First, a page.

Controlling their destiny – women entrepreneurs tell how they did it
Posted in: Events, Women Entrepreneurs
They left the corporate life to become entrepreneurs, and never looked back, building successful startups in a variety of industries.
“I feel a sense of control of my destiny,” said Tracy Doyle, president and CEO of Phoenix Marketing Solutions, one of four panelists at a March 28 event, “From Idea to Success: Navigating the Entrepreneurial Journey,” held at Montclair State. The event drew 150 attendees, and was sponsored by the university’s Feliciano Center for Entrepreneurship, which has a special mission to nurture women entrepreneurs, and Residence Life.
Also on the panel were Cheryl Biron, president and CEO of One Horn Transportation; Melissa Fensterstock, founder of Aromaflage; and Kristen Jones (KJ) Miller, co-founder of Harlem-based Mented Cosmetics. The moderator was Claire Cowart, president of OOBinker and an ENTR 201 adjunct professor.
The panelists had a few theories why women are under-represented as entrepreneurs.
Miller noted since there are fewer women entrepreneurs, there are fewer women to serve as role models for aspiring female founders. Miller said her time at Harvard Business School gave her role models who are HBS graduates and started businesses, including Birchbox, Gilt Groupe, Rent the Runway and Aromaflage.
Doyle said when she considered starting her own company, she felt she didn’t have enough experience. As a Montclair State graduate with a Psychology degree, she felt she didn’t know enough about business. Doyle said women can feel like they have to check every box of what’s required, while men are less inclined to feel that way. “I think we hold ourselves back,” she said. When asked later by an attendee how she learned the numbers side of the business, Doyle said she hires someone to handle that.
Raising funds was another focus of the event. Miller said it can be “a good lesson in stamina,” noting she was trying to secure capital before she had sales or even a website. “Most people will say no, male and female,” she said. Miller mined her network of any and all contacts who might be able to lend money to her. Miller said she also interpreted “no” as “not yet.” Miller described herself as a penny-pincher, because she said she had to work so hard to get every dollar. Doyle noted women can be risk-averse from a financial perspective, and reluctant to take on debt. She said that while starting out she looked at every expense, including personal expenses, to decide if it was necessary, and cut cable, as one example, because she could live without it.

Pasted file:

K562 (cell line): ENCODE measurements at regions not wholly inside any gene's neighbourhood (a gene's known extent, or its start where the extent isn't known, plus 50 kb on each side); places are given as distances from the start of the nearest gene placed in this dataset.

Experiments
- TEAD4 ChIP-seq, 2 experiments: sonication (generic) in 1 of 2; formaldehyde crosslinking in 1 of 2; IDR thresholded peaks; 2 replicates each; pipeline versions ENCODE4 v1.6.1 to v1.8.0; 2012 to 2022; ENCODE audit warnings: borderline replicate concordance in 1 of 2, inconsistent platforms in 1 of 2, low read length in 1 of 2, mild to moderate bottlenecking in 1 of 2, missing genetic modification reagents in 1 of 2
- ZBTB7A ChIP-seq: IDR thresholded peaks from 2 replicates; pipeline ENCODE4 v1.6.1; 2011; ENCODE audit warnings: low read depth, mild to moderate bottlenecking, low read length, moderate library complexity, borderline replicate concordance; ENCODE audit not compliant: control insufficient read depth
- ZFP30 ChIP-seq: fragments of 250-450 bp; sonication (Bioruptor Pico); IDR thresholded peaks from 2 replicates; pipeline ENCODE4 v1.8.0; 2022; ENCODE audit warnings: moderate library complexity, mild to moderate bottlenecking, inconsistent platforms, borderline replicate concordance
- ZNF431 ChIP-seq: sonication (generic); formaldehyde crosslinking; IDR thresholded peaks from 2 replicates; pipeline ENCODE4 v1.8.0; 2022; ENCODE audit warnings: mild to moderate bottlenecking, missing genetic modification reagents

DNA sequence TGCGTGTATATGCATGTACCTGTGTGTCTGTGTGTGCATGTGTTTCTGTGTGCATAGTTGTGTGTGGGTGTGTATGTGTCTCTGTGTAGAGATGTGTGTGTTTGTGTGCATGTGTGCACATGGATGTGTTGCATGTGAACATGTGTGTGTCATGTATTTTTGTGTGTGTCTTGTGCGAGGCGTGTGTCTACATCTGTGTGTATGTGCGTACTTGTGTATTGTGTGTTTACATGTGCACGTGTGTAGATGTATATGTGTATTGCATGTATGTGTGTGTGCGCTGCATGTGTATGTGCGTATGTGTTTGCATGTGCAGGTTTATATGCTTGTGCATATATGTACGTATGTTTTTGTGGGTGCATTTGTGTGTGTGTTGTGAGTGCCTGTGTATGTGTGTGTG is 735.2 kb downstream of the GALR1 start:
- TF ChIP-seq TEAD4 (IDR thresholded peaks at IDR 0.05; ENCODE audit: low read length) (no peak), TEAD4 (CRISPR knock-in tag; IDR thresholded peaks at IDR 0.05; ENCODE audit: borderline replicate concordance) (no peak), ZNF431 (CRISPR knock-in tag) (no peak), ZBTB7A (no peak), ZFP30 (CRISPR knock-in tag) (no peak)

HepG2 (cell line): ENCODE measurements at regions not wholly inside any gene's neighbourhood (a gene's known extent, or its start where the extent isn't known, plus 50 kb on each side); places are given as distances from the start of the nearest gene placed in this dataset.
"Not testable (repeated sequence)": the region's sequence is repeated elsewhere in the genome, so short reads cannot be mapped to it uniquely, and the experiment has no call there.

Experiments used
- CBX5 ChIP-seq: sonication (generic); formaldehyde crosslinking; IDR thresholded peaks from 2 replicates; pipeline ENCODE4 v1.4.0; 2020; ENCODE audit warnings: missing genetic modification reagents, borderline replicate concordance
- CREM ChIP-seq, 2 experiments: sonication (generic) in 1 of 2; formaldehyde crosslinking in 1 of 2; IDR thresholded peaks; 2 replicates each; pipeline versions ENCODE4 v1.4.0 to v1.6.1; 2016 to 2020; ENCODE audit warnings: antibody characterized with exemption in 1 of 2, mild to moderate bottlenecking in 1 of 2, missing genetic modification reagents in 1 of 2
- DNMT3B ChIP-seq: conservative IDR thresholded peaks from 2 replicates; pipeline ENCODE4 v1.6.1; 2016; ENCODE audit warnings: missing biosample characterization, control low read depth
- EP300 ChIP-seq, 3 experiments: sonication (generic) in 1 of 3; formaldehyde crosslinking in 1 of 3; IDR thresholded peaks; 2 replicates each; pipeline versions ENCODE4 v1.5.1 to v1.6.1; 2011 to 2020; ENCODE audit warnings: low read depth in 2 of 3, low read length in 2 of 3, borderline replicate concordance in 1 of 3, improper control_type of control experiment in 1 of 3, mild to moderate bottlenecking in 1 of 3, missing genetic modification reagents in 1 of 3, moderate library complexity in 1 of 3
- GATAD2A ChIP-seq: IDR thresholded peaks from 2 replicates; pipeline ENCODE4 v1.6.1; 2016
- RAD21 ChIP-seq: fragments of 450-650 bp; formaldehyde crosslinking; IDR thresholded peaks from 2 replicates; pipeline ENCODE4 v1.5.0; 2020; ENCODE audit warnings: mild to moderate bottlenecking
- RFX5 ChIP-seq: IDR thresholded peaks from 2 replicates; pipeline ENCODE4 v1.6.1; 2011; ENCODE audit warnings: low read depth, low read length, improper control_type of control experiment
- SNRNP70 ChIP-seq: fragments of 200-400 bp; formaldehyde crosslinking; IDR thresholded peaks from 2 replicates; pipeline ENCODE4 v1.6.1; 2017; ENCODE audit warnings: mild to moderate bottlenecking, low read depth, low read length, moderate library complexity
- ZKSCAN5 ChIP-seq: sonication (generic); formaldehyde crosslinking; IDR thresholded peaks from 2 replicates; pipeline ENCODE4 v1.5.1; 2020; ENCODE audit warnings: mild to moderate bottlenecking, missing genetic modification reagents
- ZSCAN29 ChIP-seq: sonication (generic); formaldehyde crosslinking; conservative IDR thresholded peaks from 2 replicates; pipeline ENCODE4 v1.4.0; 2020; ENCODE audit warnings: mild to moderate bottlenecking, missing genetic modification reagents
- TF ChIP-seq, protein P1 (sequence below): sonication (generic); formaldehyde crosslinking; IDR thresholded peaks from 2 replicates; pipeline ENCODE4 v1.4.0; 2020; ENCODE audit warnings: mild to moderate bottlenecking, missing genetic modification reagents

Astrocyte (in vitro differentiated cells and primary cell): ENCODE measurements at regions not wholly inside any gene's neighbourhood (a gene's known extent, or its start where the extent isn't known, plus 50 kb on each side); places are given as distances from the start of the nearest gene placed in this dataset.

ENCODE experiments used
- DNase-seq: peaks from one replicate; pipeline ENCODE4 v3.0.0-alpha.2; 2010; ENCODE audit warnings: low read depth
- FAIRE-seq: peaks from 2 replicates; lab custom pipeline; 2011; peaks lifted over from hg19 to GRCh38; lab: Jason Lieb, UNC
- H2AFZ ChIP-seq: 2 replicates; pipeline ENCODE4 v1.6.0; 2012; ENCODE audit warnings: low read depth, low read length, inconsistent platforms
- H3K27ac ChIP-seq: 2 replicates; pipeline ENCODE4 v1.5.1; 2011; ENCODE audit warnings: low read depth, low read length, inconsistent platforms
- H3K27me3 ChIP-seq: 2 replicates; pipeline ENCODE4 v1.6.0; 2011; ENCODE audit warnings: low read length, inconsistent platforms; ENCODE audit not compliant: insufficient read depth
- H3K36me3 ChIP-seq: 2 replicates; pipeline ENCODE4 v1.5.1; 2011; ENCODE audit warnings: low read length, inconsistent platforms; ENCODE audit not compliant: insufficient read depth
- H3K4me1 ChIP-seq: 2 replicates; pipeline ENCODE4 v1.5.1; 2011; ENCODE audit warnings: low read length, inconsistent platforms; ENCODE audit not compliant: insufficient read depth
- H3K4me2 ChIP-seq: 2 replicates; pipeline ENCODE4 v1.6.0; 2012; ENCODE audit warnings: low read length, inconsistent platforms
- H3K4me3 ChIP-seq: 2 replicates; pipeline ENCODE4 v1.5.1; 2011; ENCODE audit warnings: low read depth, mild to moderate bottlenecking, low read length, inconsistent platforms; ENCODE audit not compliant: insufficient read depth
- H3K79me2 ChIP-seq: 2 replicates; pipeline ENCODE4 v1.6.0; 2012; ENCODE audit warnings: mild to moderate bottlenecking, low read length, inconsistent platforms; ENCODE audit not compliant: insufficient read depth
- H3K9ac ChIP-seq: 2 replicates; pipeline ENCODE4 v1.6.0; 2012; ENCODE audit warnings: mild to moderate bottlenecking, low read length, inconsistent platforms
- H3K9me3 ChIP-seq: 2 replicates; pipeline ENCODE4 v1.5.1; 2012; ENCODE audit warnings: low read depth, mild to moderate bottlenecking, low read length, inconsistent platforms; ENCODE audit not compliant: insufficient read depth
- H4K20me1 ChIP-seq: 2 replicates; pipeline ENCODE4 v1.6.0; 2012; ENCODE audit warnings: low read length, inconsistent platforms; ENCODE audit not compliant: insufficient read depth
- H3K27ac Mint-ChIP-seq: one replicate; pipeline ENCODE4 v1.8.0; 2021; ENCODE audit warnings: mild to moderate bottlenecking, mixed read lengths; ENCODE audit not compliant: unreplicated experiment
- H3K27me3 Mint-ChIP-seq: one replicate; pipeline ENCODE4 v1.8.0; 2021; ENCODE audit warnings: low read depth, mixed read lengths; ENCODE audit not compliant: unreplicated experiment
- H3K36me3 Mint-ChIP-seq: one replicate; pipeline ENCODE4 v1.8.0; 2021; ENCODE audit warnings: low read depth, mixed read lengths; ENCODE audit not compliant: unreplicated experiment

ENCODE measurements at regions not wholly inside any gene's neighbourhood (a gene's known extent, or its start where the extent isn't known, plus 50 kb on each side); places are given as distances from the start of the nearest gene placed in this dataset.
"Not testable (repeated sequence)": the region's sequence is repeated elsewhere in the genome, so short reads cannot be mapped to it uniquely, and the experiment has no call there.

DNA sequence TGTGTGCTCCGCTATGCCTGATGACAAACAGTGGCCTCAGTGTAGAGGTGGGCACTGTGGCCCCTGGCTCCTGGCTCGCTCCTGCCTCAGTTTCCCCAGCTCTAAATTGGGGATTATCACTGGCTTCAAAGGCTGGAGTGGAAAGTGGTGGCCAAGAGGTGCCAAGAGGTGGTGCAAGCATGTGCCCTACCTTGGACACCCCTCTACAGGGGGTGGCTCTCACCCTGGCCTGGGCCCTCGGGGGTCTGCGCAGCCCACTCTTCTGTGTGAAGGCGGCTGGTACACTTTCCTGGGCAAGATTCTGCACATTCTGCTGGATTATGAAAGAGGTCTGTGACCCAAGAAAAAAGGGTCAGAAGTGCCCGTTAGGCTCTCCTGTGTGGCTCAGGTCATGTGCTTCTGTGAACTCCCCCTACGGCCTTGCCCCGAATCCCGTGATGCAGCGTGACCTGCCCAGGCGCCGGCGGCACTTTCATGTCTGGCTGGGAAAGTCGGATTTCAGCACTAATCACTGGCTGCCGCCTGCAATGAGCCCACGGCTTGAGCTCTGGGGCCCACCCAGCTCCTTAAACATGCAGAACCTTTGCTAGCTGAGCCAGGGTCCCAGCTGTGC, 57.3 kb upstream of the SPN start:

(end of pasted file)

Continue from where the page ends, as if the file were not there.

Biron and her husband, Louis Biron, bootstrapped Wayne-based One Horn Transportation, using their house and loans as financing. She said the duo was able to get financing because of their company’s receivables, their credibility, Louis Biron’s background in trucking, their MBA degrees, and they had a good story to tell. Later, the Birons did a “mini road show to banks” to raise more money, and their preference was always loans so they didn’t have to give up equity in the business. Biron recently started a second company, LexaGen Freedom Accelerator.
The panelists made the leap into entrepreneurship in different ways. Fensterstock said she worked on her business as a second job, while still working full time. She was an advocate of working on a startup as a side business until you can generate enough revenue to pay yourself a salary and cover your health insurance costs. Miller said she didn’t leave her full-time job until she had a term sheet, or document outlining conditions to receive financing. Doyle’s eventual co-founder, Angela Fiordilino, had floated the idea of the pair starting a company, but Doyle was hesitant. Then Doyle was laid off from her job, and within a few days agreed to start Phoenix Marketing, based in New Providence, with Fiordilino.
Doyle and Fiordilino have been friends since they met as Psychology majors at Montclair State. Doyle said they could sometimes fight like sisters, while working together on the startup, until they divided up tasks based on each person’s strengths. Miller said she and co-founder Amanda E. Johnson share many skills and experience, and that some would advise selecting a partner who has opposite skills. But Miller recommended choosing someone with whom you can have difficult conversations. Fensterstock co-founded her company with her husband, Michael Fensterstock. Fensterstock noted that even if your co-founder is not a spouse, you will be “work-married” to your partner. Doyle and Fensterstock emphasized that trust is the most important factor in choosing a co-founder.
As final advice, Biron advised making sure there is actual demand for what you want to sell, and also recommended two books: “The Lean Startup” by Eric Ries, and “The Inside Advantage” by Robert H. Bloom.
Miller’s advice was to try doing some version of your business idea before you talk yourself out of it—just get started.
Fensterstock counseled attendees to be persistent and resilient. She also said that if you are not an expert on something related to your planned business, that’s not a deal-breaker because you can learn what you need to know.
Doyle talked about Jane Fonda’s advice to know your product and then you can sell it and succeed. Doyle also recommended joining mentor groups or getting a coach.
Mark your calendar! The Feliciano Center will host a daylong conference for women entrepreneurs on Wed. Oct. 18 as part of Women Entrepreneurship Week. The WEW conference is free and open to the public.
To find out about other events presented by the Feliciano Center, join Montclair Entrepreneurs Meetup.